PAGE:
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Wednesday, September 19, 2012

Interleukin-8 reduces post-surgical lymphedema formation by promoting lymphatic vessel regeneration.

Interleukin-8 reduces post-surgical lymphedema formation by promoting lymphatic vessel regeneration.

Sept 2012


Department of Surgery, Norris Comprehensive Cancer Center, University of Southern California, 1450 Biggy St. NRT6501, Mail Code 9601, Los Angeles, CA, 90033, USA.


Lymphedema is mainly caused by lymphatic obstruction and manifested as tissue swelling, often in the arms and legs.Lymphedema is one of the most common post-surgical complications in breast cancer patients and presents a painful and disfiguring chronic illness that has few treatment options. Here, we evaluated the therapeutic potential of interleukin (IL)-8 in lymphatic regeneration independent of its pro-inflammatory activity. We found that IL-8 promoted proliferation, tube formation, and migration of lymphatic endothelial cells (LECs) without activating the VEGF signaling. 

Additionally, IL-8 suppressed the major cell cycle inhibitor CDKN1C/p57(KIP2) by downregulating its positive regulator PROX1, which is known as the master regulator of LEC-differentiation. Animal-based studies such as matrigel plug and cornea micropocket assays demonstrated potent efficacy of IL-8 in activating lymphangiogenesis in vivo.

Moreover, we have generated a novel transgenic mouse model (K14-hIL8) that expresses human IL-8 in the skin and then crossed with lymphatic-specific fluorescent (Prox1-GFP) mouse. The resulting double transgenic mice showed that a stable expression of IL-8 could promote embryonic lymphangiogenesis. Moreover, an immunodeficient IL-8-expressing mouse line that was established by crossing K14-hIL8 mice with athymic nude mice displayed an enhanced tumor-associated lymphangiogenesis. 

Finally, when experimental lymphedema was introduced, K14-hIL8 mice showed an improved amelioration of lymphedema with an increased lymphatic regeneration. Together, we report that IL-8 can activate lymphangiogenesis in vitro and in vivo with a therapeutic efficacy in post-surgical lymphedema.

The effect of mechanical lymph drainage accompanied with heat on lymphedema.

The effect of mechanical lymph drainage accompanied with heat on lymphedema.

Nov 2011


Associate Professor, Godoy Clinic, Paulista University, São Jose do Rio Preto, Brazil.



Thermotherapy has been indicated by some researchers as a treatment for lymphedema. A study comparing temperatures demonstrated that a temperature of 40°C significantly increased the transportation of lymph compared to other temperatures assessed. The aim of this study was to evaluate the possible benefits of mechanical lymph drainage accompanied with heat in the treatment of lymphedema of the lower limbs.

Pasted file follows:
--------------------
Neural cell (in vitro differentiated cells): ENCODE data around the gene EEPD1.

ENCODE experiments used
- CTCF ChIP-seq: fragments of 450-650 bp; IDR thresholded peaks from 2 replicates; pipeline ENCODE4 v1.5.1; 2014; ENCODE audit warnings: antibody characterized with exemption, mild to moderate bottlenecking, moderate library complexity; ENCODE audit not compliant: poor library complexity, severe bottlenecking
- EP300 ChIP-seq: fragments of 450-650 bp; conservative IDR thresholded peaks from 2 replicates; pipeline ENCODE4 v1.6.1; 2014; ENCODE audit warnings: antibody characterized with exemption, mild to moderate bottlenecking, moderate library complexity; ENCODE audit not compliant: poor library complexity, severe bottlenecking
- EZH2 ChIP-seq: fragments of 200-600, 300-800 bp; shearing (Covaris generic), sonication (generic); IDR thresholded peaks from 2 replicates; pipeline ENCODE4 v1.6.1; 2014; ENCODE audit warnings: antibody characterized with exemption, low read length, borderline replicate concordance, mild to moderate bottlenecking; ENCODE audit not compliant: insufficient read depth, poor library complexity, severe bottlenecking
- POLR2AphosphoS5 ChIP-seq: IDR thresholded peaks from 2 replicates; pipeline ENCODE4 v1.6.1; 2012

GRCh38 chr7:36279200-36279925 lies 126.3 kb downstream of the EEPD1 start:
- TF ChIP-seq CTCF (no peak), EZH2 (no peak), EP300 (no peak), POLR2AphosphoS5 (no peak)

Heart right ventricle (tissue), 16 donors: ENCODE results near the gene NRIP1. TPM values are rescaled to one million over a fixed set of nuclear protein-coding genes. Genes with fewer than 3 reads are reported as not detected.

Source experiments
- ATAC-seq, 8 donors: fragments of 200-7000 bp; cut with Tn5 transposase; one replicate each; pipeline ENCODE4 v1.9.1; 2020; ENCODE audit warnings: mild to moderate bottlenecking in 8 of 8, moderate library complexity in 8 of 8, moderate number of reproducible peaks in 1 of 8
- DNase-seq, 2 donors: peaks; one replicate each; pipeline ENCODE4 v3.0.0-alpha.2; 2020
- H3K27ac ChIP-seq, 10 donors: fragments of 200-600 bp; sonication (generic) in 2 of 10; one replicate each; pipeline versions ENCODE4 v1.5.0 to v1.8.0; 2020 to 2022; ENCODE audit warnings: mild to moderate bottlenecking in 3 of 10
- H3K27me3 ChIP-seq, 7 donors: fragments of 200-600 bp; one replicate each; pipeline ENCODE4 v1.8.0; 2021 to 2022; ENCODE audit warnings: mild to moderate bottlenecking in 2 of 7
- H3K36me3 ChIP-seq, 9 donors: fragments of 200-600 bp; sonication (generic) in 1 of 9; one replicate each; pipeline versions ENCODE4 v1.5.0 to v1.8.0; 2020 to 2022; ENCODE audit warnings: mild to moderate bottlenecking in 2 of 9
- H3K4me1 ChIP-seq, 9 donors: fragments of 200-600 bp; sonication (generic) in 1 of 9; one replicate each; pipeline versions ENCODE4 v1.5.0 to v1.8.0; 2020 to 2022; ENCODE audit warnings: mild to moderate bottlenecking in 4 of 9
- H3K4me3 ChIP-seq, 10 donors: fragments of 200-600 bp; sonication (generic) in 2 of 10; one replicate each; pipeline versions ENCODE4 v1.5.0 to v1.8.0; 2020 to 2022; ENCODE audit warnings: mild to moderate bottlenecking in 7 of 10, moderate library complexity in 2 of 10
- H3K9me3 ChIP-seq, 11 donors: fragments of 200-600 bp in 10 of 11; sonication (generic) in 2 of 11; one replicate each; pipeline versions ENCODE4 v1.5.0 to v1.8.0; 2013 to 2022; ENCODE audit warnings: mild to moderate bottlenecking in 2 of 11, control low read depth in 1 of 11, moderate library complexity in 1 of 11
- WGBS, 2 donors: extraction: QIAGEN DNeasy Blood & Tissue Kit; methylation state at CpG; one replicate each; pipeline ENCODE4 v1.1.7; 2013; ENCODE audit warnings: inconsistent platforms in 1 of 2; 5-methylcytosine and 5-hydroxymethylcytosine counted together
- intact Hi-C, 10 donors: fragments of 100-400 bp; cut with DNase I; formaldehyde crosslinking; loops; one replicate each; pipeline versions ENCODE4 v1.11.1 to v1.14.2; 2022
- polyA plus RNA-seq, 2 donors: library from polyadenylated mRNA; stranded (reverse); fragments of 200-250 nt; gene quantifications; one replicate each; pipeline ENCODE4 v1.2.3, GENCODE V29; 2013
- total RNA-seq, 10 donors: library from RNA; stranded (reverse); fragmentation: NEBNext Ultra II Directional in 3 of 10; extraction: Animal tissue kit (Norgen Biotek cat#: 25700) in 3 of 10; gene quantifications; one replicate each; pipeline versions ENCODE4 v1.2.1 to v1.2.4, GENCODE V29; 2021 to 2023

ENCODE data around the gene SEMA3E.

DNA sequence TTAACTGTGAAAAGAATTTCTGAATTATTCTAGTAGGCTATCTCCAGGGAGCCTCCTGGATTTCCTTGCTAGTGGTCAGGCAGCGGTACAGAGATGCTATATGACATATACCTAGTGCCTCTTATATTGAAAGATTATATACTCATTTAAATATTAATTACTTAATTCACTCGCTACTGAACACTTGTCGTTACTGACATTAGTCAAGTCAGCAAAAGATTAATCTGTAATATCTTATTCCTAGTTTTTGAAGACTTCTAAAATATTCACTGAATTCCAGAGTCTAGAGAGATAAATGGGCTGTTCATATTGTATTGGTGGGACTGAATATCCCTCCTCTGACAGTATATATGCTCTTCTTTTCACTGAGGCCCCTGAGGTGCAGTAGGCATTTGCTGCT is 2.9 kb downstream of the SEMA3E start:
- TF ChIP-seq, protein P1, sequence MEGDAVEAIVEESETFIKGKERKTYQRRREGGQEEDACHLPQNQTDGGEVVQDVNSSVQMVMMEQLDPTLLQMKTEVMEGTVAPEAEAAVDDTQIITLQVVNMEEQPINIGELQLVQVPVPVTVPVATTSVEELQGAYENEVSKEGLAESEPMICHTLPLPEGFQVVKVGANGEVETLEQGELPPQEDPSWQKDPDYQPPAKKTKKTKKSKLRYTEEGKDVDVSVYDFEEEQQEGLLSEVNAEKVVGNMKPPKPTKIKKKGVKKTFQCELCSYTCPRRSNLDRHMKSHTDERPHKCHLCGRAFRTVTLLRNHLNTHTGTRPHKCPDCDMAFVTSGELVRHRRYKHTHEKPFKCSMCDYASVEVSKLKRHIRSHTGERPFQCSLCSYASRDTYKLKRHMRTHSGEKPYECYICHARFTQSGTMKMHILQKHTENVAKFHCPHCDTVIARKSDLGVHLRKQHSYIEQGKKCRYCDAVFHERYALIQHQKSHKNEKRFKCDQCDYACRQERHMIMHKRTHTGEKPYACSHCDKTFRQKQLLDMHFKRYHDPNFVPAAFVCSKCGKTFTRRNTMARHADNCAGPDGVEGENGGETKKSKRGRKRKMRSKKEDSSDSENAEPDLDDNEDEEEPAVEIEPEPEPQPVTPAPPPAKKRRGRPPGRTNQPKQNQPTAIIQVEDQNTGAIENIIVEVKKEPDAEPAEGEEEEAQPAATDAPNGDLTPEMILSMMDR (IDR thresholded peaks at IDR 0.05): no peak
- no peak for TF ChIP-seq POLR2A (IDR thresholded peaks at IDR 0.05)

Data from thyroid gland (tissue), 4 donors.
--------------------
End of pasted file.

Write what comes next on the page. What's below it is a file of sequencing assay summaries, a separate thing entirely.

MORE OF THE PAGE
In a cross-over randomized study, the effect of heat on lymph drainage was evaluated in the treatment of leglymphedema. The study, performed in the Godoy Clinic in São Jose do Rio Preto, Brazil, involved seven patients (two males and five females) with leg lymphedema. The patients' ages ranged from 18 to 79 years old with a mean of 48.5 years. The subjects underwent a total of 38 assessments including 19 evaluations of mechanical lymph drainage alone and 19 combined with thermotherapy. Heat was applied using an electric blanket which was wrapped around the legs of the patients. The volume of legs was evaluated by water plethysmography before and after treatment sessions. The paired t-test was used for statistical analysis with an alpha error of p = 0.05 being considered as acceptable.


No statistically significant differences were evidenced between mechanical lymph drainage alone and lymph drainage combined with thermotherapy.


There was no obvious synergic effect in the immediate post-treatment period when heat was combined with mechanical lymph drainage in the treatment of lymphedema.

Management of lymphedema.

Management of lymphedema.

July 2012


Dermatovenereology Department, Charles University 2nd Medical School and Bulovka Hospital, Prague, Czech Republic.


The basic principle of the management of lymphedema is so called complex decongestive physical therapy. This therapy is divided into two phases: (i) edema reduction phase - an initial intensive treatment phase aiming for limb volume reduction; and (ii) maintenance phase - following long-term phase to sustain a manageable limb volume. The first phase consists of a number of physical therapeutic approaches which are: manual lymph drainage, pneumatic pump drainage, low-stretch bandaging, exercises, and skin care. Long-term maintenance phase consists of self-lymph drainage, low-stretch bandaging, or compressive garments, and sometimes when indicated pneumatic pump drainage, exercises, and skin care.